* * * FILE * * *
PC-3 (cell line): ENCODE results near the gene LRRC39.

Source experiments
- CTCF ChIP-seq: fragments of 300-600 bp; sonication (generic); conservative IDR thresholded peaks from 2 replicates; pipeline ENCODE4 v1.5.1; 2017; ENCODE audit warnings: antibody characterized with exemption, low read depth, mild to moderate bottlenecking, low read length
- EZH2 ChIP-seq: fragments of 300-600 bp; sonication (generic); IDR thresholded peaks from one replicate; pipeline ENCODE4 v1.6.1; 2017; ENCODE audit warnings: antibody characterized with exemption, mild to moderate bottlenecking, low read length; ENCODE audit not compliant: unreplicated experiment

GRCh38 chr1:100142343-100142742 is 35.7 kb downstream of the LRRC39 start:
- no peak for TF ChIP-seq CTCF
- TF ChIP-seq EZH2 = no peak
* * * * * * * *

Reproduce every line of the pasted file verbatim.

PC-3 (cell line): ENCODE results near the gene LRRC39.

Source experiments
- CTCF ChIP-seq: fragments of 300-600 bp; sonication (generic); conservative IDR thresholded peaks from 2 replicates; pipeline ENCODE4 v1.5.1; 2017; ENCODE audit warnings: antibody characterized with exemption, low read depth, mild to moderate bottlenecking, low read length
- EZH2 ChIP-seq: fragments of 300-600 bp; sonication (generic); IDR thresholded peaks from one replicate; pipeline ENCODE4 v1.6.1; 2017; ENCODE audit warnings: antibody characterized with exemption, mild to moderate bottlenecking, low read length; ENCODE audit not compliant: unreplicated experiment

GRCh38 chr1:100142343-100142742 is 35.7 kb downstream of the LRRC39 start:
- no peak for TF ChIP-seq CTCF
- TF ChIP-seq EZH2 = no peak